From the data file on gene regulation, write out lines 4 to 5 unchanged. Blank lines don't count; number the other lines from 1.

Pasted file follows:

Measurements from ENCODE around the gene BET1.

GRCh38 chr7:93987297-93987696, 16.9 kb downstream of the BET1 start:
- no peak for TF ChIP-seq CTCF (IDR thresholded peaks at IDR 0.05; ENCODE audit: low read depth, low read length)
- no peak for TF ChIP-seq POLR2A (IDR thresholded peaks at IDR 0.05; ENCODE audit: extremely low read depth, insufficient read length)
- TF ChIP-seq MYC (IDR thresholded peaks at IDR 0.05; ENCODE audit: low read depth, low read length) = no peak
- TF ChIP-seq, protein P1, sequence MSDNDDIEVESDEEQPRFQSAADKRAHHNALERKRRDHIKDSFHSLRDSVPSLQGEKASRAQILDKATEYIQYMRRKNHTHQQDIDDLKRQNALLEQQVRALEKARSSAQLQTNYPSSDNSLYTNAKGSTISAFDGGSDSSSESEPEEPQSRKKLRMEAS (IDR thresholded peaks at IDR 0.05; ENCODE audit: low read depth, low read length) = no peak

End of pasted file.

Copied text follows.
- no peak for TF ChIP-seq POLR2A (IDR thresholded peaks at IDR 0.05; ENCODE audit: extremely low read depth, insufficient read length)
- TF ChIP-seq MYC (IDR thresholded peaks at IDR 0.05; ENCODE audit: low read depth, low read length) = no peak